There is no employment relationship between a musical foundation and the musicians of its orchestra because they only receive economic amounts as compensation for expenses, they must provide their own instruments, and they have the freedom to attend rehearsals or concerts.

Judgment delivered by the Supreme Court on 7 November 2017 [JUR\2017\288188]

The Supreme Court analyzes a case in which the Employment and Social Security Inspection Service issued a liquidation act of quotas to the defendant company –a private music foundation– for failing to request in due time and form the registration of its workers –musicians– in the Social Security register during the period from 2005 to 2010.

Thus, it is proven that the foundation of music has as its corporate purpose the continuity of a symphony orchestra, as well as promoting, disseminating and teaching symphonic music.

Likewise, most of the musicians are music teachers or play in different orchestras. The musical instruments are their property, except for the piano and the percussion due to their size.

On the other hand, before each concert, they perform seven or eight rehearsals, summoning themselves by e-mail and attending whoever can. If any musician, for whatever reason, cannot attend, the musician himself/ herself will look for someone to replace him in the case of being an absolutely essential instrument for the concert to be offered.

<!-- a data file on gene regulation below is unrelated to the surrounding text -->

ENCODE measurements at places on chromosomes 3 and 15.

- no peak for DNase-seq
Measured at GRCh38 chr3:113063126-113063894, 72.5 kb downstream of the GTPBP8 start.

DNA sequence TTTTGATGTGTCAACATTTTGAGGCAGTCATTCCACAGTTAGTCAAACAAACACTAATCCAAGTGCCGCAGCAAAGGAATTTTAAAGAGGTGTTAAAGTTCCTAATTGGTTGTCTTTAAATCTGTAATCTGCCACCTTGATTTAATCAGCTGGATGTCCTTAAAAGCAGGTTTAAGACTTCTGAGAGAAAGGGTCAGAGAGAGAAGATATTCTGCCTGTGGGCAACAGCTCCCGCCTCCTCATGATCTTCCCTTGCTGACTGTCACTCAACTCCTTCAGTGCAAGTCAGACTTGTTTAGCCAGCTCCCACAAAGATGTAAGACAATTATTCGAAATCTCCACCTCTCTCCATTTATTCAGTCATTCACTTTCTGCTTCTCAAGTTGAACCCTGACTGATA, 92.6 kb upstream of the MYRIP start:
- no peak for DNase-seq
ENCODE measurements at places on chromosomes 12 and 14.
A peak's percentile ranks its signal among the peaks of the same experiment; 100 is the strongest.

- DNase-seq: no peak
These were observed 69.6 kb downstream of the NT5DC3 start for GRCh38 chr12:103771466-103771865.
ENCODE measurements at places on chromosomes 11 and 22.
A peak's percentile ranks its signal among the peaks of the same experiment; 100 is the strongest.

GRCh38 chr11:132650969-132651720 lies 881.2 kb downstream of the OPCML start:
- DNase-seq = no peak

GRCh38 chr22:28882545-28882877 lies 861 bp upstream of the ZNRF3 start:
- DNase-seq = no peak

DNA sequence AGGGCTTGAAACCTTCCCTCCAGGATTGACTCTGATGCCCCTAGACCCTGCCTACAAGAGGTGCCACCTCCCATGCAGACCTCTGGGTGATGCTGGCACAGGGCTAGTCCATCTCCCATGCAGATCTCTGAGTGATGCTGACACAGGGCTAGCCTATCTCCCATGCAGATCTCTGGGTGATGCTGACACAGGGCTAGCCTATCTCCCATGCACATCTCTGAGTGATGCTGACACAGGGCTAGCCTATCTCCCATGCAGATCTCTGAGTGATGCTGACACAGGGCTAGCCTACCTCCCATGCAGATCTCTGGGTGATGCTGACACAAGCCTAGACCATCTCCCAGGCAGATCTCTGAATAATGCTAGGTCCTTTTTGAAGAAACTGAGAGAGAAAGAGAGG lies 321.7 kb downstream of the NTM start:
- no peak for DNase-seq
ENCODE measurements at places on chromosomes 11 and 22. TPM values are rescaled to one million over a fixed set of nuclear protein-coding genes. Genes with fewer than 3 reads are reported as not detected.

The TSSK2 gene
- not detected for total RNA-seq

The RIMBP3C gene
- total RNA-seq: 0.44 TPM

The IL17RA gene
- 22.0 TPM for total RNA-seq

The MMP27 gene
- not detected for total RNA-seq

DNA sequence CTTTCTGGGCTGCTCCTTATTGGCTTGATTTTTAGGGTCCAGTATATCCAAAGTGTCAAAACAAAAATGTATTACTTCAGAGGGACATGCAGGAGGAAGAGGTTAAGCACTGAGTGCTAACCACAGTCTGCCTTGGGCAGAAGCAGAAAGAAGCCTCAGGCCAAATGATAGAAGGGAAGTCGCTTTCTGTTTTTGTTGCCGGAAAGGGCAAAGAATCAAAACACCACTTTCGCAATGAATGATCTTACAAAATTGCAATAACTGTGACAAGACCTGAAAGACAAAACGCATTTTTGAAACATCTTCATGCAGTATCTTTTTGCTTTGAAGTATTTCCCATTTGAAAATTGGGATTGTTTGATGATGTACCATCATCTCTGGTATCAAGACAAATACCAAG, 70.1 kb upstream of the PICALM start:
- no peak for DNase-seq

Regarding the remuneration paid to musicians for their services, they receive variable amounts depending on the concerts and previous rehearsals, in order to compensate them for travel expenses, parking or any other amount. These amounts range between EUR. 40 and EUR. 3,000 per year.

Thus, the Supreme Court reaches its conclusion taking into account the essential notes of the employment relationship: 1) personal commitment to develop the activity; 2) voluntariness; 3) dependence; 4) alienation; 5) retribution; and 6) absence of legal exclusion.

The Superior Court of Justice ruling declared the existence of an employment relationship between the foundation and the musicians despite the fact that the musicians receive variable amounts depending on the concerts and the prior rehearsals, in order to compensate them for the expenses of displacement, parking, etc.

The Supreme Court concludes that there is no employment relationship when a musical foundation compensates the musicians for a part of the expenses generated by their activity –without the existence of any salary–, since there is no remuneration for the services provided and they are free to go to rehearsals or concerts –not being sanctioned if they are absent–, organizing their own substitution when their instrument is considered essential –for the rehearsal or concert– and they provide their own instruments – supporting their maintenance.